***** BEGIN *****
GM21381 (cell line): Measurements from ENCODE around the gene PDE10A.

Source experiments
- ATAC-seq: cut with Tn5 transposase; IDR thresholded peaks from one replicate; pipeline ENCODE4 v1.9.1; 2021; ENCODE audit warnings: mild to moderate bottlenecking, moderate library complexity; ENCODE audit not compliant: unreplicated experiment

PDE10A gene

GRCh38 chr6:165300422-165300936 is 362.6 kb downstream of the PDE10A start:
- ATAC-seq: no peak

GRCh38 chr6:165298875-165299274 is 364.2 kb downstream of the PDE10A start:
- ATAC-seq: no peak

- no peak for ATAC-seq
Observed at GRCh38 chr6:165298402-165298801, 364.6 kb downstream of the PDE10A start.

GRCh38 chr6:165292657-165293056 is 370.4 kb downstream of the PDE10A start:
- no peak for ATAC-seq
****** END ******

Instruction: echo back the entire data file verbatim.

GM21381 (cell line): Measurements from ENCODE around the gene PDE10A.

Source experiments
- ATAC-seq: cut with Tn5 transposase; IDR thresholded peaks from one replicate; pipeline ENCODE4 v1.9.1; 2021; ENCODE audit warnings: mild to moderate bottlenecking, moderate library complexity; ENCODE audit not compliant: unreplicated experiment

PDE10A gene

GRCh38 chr6:165300422-165300936 is 362.6 kb downstream of the PDE10A start:
- ATAC-seq: no peak

GRCh38 chr6:165298875-165299274 is 364.2 kb downstream of the PDE10A start:
- ATAC-seq: no peak

- no peak for ATAC-seq
Observed at GRCh38 chr6:165298402-165298801, 364.6 kb downstream of the PDE10A start.

GRCh38 chr6:165292657-165293056 is 370.4 kb downstream of the PDE10A start:
- no peak for ATAC-seq